ious mortal lady should not scruple to spread her cloak upon in any part of it and lay down

to sleep, neither her clothes nor her nose at risk. In Fairy Land the beasts' thirst is never quenched by any commonplace well or stream, but with the same sweet nectar that their lordly masters quaff themselves. Too, Unicorns are fed with herbs and succulent greenery that their fairy mistresses lovingly nurture within the concentric circles of beguiling magic gardens where flowers are said to sing like birds and fruit-heavy trees breathe out contented sighs on the scented breeze. So, though he may be only a kept beast, fairy-husbandry is easy on the species which is known as the Unicorn. How did the Noble Folk come to hold such animals? We might well ask. Halbok never makes clear whether Unicorns serve as mounts for the fairy knights or as graceful palfreys for their dames, or both. But no man visits Faery. How did the Unicorn appear on earth? Has the mystery creature lived in the world of Man since time immemorial? Possibly so, but many a folklorist has argued that the Noble Folk were godlings in Paradise until the King of Heaven expelled whole tribes of them for disobedience, casting them far away from ethereal bliss into our material world of trouble, care, and hardship. Did the Unicorns fall, also, as the fairies' loyal servants? Or, did the Noble Folk find the amazing beasts grazing upon the earth's sweet-flowing breast and take them into to Fairy Land in such numbers that our mortal woods and vale were regrettably depleted? Halbok prefers the former theory. He argues that the Unicorns that we see are inevitably strays from Fairy Land. More on this point: "As one horse is gentle and another is balky, as one dog is faithful and heedful and another is angry and roving, so it is with the Unicorns. Will not a Unicorn who bolts from his master sometimes find his way into the dwellings of Man? Shall not a sickly or ill-tempered beast prove unworthy of a great lord's stable and so be turned out to wander where he will? Most frequently, Unicorns are sighted near known and yet-unknown mystic spots – standing stones of vast antiquity, haunted ruins, cursed forests, and fountains of magical repute. Do such localities serve at times as gateways from one world to another? Indeed, many are the stories of men who have lost themselves near magic spots and are seen no more, or else return with fogged rec ollections – if they are not rendered entirely mad and raving. Halbok believes that not all Unicorns are alike and guesses that the clever breeders who serve the Noble Folk variate Unicorn bloodlines in the interest of color, variety of horn, size of body, and fleetness of foot. If Unicorns exist – a proposition which is not yet entirely proven – how may one their kind be captured? All knowledgeable chasseurs agree that Unicorn-hunting is perilous work. The Unicorn's horn is a deadly spear and its owner tends to be fiery and aggressive whenever cornered. There is little likelihood that the animal will be run down like a common stage either, for nothing which moves across the land is swifter. Indeed, hunters allege that the Unicorn possesses some uncanny means to dash with unvarying speed over daunting obstructions and broken ground. Once the Unicorn has laid claim to a forest or hill, huntsmen report, certain beasts invariably abandon the habitat and their absence tells the hunter that a Unicorn may be near. The wild aurochs, elk, and other pasturing quadrupeds for example, will steer clear of a Unicorn's range, even though the lion, the snow tiger, and other carnivores seem to prowl such territory, probably because their diet of meat does not deplete the Unicorn's own grazing. Yet, why should predators remain in the haunt of a Unicorn after so much of their natural prey has fled? As far as the literature goes, none of these clawed killers has been known to bring down a Unicorn. As to why, we cannot say with conviction. Possibly the one-horned phenomenon is too swift for them, and too formidable an opponent if brought to bay. Even though Nature's best hunters seem to ignore the fairy creatures, men crave their capture. In fact, it is not humans but Elves who are reputedly the most dogged Unicorn-seekers. Their alchemists believe that the magic horn is proof against all sorts of evil magic and poisons. Assassin's wine, stirred with a fragment of the horn, is rendered harmless. Likewise, eating utensils cut from the horn baffle the most cunning poisoner. Monarchs living under the constant threat of usurpers or foreign rivals periodically offer rewards to any hunter who brings them, in whole or in part, the coveted unicorn horn. But so cunning and elusive is this much-sought-after beast that no knowledge-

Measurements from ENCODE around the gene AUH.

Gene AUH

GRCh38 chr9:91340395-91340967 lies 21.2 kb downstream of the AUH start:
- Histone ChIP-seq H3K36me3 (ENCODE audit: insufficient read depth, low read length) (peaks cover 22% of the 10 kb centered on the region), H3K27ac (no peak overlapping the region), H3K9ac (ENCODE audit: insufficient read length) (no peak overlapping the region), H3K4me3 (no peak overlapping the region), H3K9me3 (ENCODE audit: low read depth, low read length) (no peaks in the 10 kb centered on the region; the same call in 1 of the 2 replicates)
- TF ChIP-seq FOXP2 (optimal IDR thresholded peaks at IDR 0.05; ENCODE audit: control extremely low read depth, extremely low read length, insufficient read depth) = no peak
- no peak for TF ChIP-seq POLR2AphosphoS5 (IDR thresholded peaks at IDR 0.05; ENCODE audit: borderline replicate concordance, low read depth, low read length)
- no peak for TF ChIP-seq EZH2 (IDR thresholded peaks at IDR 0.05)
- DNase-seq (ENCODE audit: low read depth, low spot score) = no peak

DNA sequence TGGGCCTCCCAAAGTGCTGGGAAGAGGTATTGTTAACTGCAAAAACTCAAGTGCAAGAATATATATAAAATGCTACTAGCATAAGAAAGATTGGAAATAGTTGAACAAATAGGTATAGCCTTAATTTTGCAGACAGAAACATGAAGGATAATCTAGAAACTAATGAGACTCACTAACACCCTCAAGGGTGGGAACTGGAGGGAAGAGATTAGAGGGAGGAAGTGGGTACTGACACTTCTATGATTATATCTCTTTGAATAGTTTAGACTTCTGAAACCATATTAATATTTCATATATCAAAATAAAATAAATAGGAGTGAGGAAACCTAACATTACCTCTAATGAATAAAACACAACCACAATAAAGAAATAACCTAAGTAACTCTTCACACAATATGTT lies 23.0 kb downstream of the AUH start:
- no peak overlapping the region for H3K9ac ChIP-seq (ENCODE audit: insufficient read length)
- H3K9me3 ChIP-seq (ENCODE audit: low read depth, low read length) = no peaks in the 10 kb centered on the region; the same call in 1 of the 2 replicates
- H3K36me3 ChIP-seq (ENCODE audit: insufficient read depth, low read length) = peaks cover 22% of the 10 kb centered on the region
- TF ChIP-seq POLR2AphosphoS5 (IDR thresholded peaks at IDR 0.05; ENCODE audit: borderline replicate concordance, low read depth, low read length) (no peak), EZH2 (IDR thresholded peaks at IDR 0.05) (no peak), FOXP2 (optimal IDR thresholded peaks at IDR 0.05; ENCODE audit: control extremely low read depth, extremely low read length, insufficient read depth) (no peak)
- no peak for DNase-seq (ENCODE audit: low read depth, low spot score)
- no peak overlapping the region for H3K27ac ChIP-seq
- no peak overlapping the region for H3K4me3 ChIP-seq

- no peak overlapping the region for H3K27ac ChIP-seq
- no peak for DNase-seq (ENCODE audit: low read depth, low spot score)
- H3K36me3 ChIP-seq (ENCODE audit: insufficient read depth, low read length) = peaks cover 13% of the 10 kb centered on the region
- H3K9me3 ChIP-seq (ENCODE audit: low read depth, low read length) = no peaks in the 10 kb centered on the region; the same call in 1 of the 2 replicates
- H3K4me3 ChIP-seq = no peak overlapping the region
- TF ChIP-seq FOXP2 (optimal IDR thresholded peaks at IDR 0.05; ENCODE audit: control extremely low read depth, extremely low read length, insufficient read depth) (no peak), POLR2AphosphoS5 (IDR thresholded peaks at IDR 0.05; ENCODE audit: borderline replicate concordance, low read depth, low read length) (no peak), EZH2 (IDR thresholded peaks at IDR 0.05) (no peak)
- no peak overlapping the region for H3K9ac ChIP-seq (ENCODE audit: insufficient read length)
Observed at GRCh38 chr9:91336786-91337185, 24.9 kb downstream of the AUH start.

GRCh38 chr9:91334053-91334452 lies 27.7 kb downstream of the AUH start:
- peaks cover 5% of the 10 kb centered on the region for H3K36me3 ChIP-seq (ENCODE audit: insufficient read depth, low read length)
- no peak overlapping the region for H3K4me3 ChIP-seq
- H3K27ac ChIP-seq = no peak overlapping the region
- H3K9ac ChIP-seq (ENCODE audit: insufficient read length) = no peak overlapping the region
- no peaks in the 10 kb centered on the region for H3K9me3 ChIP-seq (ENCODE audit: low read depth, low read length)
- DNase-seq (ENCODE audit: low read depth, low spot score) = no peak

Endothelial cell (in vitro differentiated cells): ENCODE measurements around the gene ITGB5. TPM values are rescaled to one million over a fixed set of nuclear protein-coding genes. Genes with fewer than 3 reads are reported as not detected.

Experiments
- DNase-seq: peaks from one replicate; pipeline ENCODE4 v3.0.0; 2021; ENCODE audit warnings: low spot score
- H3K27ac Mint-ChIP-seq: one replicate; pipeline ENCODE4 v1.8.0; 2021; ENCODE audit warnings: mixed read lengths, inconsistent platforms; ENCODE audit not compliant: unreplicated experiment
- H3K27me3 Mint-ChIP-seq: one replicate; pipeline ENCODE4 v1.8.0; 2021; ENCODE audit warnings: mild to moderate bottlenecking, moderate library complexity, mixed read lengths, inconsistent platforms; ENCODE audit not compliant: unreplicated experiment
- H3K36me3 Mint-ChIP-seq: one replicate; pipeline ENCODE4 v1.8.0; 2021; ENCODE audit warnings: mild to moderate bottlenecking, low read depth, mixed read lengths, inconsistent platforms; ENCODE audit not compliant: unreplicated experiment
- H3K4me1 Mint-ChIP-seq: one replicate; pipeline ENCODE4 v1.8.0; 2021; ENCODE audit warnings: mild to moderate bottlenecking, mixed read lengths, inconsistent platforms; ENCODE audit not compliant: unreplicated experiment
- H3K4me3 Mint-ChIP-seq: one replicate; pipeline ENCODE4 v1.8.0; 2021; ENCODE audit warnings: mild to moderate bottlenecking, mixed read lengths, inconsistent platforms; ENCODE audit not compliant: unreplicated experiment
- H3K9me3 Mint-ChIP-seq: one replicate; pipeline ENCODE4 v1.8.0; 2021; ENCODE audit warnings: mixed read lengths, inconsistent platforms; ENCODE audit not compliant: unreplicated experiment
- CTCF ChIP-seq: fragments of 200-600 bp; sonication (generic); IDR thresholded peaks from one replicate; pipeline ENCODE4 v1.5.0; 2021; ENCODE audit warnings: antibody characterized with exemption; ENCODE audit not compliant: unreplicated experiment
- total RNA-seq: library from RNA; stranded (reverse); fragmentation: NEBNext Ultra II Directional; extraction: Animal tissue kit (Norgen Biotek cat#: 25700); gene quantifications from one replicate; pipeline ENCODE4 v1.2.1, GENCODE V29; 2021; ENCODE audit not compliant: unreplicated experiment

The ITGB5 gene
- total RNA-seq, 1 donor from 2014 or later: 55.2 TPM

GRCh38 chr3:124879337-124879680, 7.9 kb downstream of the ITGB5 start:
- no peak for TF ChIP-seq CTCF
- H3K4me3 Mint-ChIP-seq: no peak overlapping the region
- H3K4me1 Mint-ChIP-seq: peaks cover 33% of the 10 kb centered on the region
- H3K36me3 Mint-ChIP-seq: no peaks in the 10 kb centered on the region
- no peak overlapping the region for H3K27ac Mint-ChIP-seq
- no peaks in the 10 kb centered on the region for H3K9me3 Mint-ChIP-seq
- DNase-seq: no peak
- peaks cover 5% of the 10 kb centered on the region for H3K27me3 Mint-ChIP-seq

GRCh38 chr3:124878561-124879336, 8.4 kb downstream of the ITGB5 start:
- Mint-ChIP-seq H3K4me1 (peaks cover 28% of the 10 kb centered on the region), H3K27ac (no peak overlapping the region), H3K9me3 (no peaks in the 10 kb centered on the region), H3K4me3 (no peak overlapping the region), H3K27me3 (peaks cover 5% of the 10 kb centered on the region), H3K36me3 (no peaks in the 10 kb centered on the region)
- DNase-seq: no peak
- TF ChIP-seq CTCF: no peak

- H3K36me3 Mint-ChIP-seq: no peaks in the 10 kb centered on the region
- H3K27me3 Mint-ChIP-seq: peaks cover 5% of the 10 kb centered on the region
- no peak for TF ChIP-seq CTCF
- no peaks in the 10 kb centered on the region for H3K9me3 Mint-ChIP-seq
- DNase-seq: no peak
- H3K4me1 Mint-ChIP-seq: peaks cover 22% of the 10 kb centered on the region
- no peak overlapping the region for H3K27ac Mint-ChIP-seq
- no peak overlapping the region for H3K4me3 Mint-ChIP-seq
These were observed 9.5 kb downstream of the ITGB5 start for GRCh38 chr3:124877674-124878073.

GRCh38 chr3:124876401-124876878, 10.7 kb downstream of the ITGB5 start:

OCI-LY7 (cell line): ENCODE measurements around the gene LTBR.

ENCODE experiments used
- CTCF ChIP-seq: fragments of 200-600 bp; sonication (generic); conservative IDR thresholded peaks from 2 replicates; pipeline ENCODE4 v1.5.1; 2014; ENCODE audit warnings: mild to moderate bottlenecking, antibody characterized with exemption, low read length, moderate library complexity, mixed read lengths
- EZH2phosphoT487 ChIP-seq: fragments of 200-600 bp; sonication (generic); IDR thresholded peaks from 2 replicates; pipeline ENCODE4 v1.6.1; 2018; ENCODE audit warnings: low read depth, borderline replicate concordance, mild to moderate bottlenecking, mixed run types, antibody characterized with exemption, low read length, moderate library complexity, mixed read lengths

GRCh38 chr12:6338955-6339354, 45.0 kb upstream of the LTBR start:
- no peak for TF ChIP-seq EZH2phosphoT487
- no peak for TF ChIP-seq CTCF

Breis the Unicorn